Businesses generally take Google’s SEO guidelines as the gold standard for their marketing programs. Sure, there are other standards out there, generally for other, less popular search engines, but Google is top dog. The only problem is that the search engine is constantly changing its ranking standards, sending businesses scrambling, and leaving them uncertain as to what factors to prioritize. What, everyone wants to know, really matters to Google?
There’s no easy answer to the great rankings puzzle, but given long-term trends as well as recent changes, there are a few things we know for sure. So, before you scramble to respond to new SEO guidelines, take a moment to pause.
These three factors continue to be among the most important, and making rash decisions about your marketing strategy is more likely to damage your site’s standing than help you keep up with the changes.
Lead With Location
Among the many factors that Google takes into consideration when ranking web pages, location is a particularly important one. That’s because the search engine wants to ensure it’s delivering the most relevant search results possible, so ranking results for far off businesses is far from ideal.
Key to this process is claiming your Google My Business listing and ensuring that your business’s address, hours, and contact information are listed correctly and consistently across all major sources.
Keep It Clean
One of the major changes to Google’s search guidelines in recent years has been the introduction of linking and content rules meant to ensure integrity in the marketing process. Far from the keyword packing schemes of years ago, Google now requires websites to provide quality content that serves users, rather than simply enabling bots. If you’re concerned about how your website is performing in Google’s algorithm, then, one of the best things you can do is to work with a white hat link building service to ensure your company is represented responsibly and in conjunction with other sources and sites that clients trust.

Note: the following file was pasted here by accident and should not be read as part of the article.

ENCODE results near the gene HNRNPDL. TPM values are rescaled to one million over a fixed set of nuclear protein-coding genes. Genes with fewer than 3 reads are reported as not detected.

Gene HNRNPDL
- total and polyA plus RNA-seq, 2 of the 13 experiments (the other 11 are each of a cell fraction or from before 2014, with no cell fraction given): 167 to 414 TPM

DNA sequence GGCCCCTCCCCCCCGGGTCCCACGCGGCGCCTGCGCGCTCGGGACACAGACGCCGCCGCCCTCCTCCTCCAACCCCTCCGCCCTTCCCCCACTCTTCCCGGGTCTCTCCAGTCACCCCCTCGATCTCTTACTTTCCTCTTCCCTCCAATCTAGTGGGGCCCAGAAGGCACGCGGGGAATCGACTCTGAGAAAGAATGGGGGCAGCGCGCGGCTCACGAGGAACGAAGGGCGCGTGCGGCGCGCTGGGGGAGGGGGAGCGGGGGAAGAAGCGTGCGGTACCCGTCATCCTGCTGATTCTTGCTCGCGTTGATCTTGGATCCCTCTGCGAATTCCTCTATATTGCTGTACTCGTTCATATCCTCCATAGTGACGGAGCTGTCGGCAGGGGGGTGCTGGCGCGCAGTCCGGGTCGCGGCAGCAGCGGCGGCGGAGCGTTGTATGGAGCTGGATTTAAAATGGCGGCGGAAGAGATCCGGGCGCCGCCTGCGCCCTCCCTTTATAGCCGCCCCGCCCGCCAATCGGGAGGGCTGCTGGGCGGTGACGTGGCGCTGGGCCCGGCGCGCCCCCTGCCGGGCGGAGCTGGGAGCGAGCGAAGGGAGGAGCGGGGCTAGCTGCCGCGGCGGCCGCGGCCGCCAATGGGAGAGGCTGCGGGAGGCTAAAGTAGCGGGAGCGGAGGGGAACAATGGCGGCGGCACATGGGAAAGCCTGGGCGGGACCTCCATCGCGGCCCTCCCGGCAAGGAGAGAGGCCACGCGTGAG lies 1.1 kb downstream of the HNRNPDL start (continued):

We often think of user experience (UX) as a largely subjective concept. Yes, there are some choices we all recognize as detrimental, like seeing a site that appears to have time-traveled here from 1998, but overall who’s to say what makes good UX? In short, Google.
Google’s algorithm factors in certain UX elements, like site speed, which has been part of the rankings since 2010 – and that makes sense. They recognize that people won’t stay on a site for very long, waiting for it to load, especially if it’s a random search result, rather than a site they use regularly. By weeding out sites that aren’t sufficiently responsive, Google ensures they aren’t leaving users frustrated.
Be Careful With Content
A final note on what drives Google search performance: while content is important, it’s long since become clear that good content on its own isn’t enough. Longer content also doesn’t perform better. At this point, the Google search algorithm is too finely honed to be tricked by writing schemes. It can tell if you’re linking to other relevant pages, whether you’ve copied content from elsewhere, and much more. Concise, high-value content is what will help your site rank. You can’t phone it in.
Google isn’t going to stop changing its ranking algorithm any time soon, and that’s because those changes aren’t just about irritating businesses trying to boost their marketing performance. Rather, if Google can’t deliver the best, most relevant results within the first few links, they know that users will go elsewhere.
They’re trying to stay competitive, just like you are, so stay focused and stay on top.